“The first year we raised beans for hay,” he said, adding that the crop was cut with a binder.
“Nobody knew what they were,” said Andy’s grandson, Michael Wagner.
“(The beans) were too short; nobody had combines,” added Wendell.
Andy said after that first year, a neighbor with an Allis Chalmers combine came and combined the beans for them.
“Of course, beans became real successful,” said Andy. “Our farm is about half beans now.”
In addition to the introduction of soybean seed, Andy said another big improvement on the farm came with hybrid seed.
“It was quite an exciting time when the hybrid seed corn came out,” he said. “When we bought the corn, we got a full bushel. Now you get 80,000 kernels.”
Back then, Andy said they paid about $12 to $16 for a bag of seed corn. Today, Michael said it costs about $335 per bag.
When Andy and Geraldine took over the farming operation, they also took over the chores. They kept the 12 milk cows and continued to raise about 300 hogs and 500 chickens.
All of the animals became chores for the couple’s children. They had five in all, losing one daughter, Connie, in infancy. Wendell is the oldest, followed by Bryan, Pam and Marilyn.
“I helped feed cattle,” said Wendell of his years growing up on the Wagner farm. “I’d always help with vaccinating little pigs and taking care of the sows.”
By age 13 or 14, Wendell learned to drive his first tractor, an M Farmall. With it, he helped cultivate and cut and rake hay before graduating to more difficult farming tasks.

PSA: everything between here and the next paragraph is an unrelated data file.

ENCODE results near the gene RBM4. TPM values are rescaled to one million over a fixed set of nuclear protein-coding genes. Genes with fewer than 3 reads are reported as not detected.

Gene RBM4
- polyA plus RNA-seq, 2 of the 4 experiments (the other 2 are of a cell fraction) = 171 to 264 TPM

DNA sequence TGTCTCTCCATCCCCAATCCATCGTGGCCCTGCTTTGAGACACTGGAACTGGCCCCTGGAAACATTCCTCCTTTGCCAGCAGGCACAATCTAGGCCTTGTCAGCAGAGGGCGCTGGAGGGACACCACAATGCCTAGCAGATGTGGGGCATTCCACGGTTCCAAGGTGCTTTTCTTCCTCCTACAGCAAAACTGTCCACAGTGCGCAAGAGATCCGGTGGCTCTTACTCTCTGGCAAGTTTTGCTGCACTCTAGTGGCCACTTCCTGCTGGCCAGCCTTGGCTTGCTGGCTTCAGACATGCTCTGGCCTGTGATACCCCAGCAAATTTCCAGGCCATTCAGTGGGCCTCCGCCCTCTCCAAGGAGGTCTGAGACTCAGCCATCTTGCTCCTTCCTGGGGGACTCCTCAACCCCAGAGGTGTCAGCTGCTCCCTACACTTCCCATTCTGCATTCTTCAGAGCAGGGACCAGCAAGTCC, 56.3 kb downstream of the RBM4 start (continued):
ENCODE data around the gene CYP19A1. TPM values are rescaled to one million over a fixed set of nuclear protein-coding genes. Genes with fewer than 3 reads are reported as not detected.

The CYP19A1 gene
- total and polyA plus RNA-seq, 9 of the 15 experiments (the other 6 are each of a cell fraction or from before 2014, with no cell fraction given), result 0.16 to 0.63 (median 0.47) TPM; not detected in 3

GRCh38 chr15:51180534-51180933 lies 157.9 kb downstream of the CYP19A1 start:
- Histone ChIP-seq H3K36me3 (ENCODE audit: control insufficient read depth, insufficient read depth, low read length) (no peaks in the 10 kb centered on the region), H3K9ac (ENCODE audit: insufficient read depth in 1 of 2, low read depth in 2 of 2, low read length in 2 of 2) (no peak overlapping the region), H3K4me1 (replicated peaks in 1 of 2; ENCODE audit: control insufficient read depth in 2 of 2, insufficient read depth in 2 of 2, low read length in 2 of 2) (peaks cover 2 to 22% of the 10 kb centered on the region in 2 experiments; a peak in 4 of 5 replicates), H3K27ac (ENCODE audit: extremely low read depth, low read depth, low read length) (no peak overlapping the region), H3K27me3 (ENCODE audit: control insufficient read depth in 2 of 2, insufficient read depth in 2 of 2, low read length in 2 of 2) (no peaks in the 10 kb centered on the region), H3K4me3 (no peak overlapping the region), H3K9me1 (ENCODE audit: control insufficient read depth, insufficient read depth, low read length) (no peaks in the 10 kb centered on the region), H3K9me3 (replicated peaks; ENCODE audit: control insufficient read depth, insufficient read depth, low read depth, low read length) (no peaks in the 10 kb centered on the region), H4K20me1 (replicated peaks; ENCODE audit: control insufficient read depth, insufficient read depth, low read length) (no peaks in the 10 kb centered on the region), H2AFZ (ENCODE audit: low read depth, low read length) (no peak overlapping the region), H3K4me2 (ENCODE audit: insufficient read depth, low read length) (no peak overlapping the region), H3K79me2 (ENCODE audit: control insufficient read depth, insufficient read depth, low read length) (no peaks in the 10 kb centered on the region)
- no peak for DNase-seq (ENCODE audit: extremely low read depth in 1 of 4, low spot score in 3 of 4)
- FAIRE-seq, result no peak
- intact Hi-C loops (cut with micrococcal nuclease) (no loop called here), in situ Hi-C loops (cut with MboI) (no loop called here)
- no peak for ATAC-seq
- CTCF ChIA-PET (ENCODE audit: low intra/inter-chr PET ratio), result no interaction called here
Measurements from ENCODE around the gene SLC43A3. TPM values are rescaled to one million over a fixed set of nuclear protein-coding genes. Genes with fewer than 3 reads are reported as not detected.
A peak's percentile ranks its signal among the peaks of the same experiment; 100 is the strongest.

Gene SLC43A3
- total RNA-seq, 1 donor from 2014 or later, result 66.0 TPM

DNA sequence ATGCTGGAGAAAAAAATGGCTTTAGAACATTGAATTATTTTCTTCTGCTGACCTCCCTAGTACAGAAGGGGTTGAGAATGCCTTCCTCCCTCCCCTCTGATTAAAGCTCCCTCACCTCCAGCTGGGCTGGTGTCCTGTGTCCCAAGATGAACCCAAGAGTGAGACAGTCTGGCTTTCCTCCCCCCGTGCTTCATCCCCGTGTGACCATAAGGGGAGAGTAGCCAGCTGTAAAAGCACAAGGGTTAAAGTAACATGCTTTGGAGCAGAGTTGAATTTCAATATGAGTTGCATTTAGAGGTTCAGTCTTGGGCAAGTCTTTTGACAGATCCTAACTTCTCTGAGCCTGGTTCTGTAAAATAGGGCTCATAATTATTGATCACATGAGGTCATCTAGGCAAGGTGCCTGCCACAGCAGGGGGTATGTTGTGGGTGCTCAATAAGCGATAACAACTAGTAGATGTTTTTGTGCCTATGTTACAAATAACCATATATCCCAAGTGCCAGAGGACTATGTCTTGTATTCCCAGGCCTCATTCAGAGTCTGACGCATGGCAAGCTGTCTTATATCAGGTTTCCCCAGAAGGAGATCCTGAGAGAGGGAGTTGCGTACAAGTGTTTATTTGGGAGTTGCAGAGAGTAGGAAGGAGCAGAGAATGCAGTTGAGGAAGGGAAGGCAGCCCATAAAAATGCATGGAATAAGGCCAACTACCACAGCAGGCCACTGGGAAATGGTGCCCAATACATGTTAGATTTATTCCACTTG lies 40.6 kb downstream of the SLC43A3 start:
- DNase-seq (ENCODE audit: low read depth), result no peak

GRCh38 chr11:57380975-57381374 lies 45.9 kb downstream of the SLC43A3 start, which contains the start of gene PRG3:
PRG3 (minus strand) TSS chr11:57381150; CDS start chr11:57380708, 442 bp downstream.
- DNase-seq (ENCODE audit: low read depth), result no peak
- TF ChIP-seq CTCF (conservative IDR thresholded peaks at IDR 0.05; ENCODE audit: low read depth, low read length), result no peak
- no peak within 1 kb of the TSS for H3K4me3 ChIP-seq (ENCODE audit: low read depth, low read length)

Wendell said technology has made farming today much different than it was when he was growing up. With the introduction of hydraulics, electronics and GPS, “Your time is so much more productive now,” he said. “You can do so much more than when you had to do it all by hand.”
“Probably one of the greatest things about modern farming is Round-Up,” added Andy. “We’re all pretty good farmers with Round-Up.”
To see this family through more than 100 years, and the next generation wanting to continue in the family’s farming tradition, Andy said, is an honor.
“I always had confidence in the future,” he said.
“I’ve got two boys and they’re both talking about farming,” added Andy’s grandson, Michael. Those sons, Mitchell and Marshall, along with their sisters, Mackenzie and Madeline, represent the sixth generation to work the land in Larkin Township.
“Mackenzie is wild about livestock,” said Wendell. “She’s going to SDSU to help us out here - she might be our in-house veterinarian someday.”
When it comes to farming, everyone in the family has a job to do. Even Andy doesn’t admit to being retired.
“Yeah, I still drive a tractor,” Andy beamed. He operates a 4020 John Deere with a disk mower and a 3010 John Deere with a loader when he’s needed.
Otherwise, he said, “I look over the fence.”
“I’m happy with them (the next generations). They do a good job,” he added. “One thing they’ve learned is to take care of the land.”
Through the years, the Wagner farm has been built on hard work and faith.
“The one thing our parents have always had is a big faith in God,” shared Wendell. “They’ve always been good about giving, and the Good Lord has always provided back.”
The Wagners will soon have a sign recognizing their family’s Century Farm. On it, they’ve chosen to put the words, “In God We Trust.”